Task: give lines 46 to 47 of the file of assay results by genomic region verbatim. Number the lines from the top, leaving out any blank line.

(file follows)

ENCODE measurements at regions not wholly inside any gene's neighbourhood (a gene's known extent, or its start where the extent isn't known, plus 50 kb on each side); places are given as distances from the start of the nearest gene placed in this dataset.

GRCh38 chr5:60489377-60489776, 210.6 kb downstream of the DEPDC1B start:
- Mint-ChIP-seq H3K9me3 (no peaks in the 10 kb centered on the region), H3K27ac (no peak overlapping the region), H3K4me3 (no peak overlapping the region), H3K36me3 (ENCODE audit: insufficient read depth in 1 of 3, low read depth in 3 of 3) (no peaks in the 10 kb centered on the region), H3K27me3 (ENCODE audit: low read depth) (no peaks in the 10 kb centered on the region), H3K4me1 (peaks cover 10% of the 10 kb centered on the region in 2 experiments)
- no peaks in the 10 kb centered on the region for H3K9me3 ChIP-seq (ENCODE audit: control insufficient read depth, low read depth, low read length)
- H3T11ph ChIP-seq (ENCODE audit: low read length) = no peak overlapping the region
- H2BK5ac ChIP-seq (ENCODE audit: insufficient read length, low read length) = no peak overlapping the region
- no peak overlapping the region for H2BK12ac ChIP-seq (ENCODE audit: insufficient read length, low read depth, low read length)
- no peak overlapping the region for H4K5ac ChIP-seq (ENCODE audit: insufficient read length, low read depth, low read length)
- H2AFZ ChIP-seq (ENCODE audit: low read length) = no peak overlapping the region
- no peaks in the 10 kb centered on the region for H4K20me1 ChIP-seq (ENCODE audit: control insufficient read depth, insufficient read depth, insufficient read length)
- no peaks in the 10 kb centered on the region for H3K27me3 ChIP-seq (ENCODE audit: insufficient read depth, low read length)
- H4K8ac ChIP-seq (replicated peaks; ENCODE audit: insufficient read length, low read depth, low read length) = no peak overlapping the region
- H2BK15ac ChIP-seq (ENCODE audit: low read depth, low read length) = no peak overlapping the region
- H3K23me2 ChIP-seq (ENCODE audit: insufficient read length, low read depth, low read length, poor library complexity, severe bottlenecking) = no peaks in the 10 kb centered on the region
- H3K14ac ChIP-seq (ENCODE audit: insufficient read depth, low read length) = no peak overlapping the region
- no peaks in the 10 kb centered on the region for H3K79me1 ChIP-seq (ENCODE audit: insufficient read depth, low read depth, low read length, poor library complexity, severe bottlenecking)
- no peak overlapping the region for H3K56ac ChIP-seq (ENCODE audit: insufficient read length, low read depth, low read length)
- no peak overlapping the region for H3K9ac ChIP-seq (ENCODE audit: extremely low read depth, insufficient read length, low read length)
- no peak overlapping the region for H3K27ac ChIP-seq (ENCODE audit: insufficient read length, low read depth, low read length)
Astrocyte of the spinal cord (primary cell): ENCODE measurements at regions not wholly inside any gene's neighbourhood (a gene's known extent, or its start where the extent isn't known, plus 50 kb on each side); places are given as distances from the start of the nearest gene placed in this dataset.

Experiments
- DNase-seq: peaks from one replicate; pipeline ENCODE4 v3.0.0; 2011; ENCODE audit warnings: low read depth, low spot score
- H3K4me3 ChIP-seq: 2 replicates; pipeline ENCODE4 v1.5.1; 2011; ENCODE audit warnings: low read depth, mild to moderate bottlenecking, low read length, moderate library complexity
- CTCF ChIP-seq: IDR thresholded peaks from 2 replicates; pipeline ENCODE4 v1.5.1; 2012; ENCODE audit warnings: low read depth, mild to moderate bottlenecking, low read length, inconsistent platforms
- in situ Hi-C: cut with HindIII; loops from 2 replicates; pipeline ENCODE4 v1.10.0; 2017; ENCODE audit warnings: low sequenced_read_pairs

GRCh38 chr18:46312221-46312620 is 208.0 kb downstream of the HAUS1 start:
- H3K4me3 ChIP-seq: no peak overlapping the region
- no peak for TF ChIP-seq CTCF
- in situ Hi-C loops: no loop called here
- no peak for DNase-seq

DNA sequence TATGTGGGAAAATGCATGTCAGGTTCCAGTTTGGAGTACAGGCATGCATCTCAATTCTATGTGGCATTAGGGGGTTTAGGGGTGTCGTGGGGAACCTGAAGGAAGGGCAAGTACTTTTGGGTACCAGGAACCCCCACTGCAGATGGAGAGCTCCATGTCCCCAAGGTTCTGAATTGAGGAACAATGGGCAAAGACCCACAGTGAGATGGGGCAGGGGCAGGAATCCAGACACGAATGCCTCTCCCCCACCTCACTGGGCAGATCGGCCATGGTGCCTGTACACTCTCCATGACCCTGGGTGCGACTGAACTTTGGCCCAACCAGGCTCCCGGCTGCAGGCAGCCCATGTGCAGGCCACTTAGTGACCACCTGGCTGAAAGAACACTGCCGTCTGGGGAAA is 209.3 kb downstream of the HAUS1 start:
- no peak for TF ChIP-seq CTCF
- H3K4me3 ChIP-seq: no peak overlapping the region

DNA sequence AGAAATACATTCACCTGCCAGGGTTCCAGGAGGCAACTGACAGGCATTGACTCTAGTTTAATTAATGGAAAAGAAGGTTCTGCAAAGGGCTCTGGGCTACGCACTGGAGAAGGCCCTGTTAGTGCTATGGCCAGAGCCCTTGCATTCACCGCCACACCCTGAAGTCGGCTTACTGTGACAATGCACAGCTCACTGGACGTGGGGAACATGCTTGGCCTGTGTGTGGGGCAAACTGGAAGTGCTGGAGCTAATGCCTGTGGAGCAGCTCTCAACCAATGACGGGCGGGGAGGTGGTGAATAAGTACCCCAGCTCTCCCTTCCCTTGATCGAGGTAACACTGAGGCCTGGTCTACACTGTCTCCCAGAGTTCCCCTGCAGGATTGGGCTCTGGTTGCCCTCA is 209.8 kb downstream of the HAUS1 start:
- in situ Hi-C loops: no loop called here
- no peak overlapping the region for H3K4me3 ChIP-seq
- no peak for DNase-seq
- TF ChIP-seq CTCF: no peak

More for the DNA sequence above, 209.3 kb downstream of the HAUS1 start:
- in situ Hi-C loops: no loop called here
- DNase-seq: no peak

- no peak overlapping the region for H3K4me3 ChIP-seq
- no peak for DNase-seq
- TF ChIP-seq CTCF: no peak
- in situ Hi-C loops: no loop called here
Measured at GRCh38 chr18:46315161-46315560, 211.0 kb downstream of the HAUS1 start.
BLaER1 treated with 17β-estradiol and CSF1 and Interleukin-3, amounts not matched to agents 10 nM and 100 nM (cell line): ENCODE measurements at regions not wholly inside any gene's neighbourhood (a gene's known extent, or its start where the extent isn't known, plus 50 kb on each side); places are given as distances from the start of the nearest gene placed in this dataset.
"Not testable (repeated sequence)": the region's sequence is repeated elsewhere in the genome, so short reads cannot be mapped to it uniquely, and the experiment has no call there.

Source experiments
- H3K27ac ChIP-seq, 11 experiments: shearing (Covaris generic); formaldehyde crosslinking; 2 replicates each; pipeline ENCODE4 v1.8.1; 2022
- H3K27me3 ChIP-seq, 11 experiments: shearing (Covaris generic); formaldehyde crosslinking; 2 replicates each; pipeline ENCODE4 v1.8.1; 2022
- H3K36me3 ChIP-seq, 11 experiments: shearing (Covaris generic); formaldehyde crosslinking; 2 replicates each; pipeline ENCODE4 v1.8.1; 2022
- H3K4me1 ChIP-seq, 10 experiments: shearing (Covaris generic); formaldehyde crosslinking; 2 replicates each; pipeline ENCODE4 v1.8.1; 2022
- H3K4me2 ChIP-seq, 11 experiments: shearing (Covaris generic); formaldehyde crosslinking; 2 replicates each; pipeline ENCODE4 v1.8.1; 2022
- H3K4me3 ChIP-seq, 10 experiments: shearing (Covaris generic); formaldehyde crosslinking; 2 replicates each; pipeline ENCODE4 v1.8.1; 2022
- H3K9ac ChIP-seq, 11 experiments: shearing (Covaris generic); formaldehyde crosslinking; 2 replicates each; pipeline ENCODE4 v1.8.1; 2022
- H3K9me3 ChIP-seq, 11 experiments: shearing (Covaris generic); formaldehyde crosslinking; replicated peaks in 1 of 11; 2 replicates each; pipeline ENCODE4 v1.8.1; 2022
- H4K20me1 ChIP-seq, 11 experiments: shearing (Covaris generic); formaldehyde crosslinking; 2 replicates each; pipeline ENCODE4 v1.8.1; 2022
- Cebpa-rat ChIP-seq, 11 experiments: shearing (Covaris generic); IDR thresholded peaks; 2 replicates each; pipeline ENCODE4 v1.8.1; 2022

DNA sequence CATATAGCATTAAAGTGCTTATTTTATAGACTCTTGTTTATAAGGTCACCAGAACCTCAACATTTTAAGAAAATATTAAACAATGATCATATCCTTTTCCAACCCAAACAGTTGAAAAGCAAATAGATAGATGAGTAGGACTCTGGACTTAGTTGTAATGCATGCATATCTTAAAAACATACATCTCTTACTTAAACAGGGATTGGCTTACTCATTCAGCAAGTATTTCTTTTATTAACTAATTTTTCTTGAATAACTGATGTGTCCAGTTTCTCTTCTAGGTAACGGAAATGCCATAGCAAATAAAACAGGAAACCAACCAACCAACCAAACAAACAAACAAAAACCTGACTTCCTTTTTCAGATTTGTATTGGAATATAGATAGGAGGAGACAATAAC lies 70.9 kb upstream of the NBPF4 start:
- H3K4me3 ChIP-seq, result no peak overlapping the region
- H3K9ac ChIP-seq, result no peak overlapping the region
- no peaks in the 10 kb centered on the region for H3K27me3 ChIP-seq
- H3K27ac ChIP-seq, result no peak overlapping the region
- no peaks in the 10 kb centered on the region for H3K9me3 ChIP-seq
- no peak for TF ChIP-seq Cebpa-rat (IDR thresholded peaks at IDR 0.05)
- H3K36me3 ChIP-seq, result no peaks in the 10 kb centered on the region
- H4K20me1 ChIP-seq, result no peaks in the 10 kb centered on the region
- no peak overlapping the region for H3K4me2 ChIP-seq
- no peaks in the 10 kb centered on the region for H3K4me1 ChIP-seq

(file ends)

Measured at GRCh38 chr18:46315161-46315560, 211.0 kb downstream of the HAUS1 start.
BLaER1 treated with 17β-estradiol and CSF1 and Interleukin-3, amounts not matched to agents 10 nM and 100 nM (cell line): ENCODE measurements at regions not wholly inside any gene's neighbourhood (a gene's known extent, or its start where the extent isn't known, plus 50 kb on each side); places are given as distances from the start of the nearest gene placed in this dataset.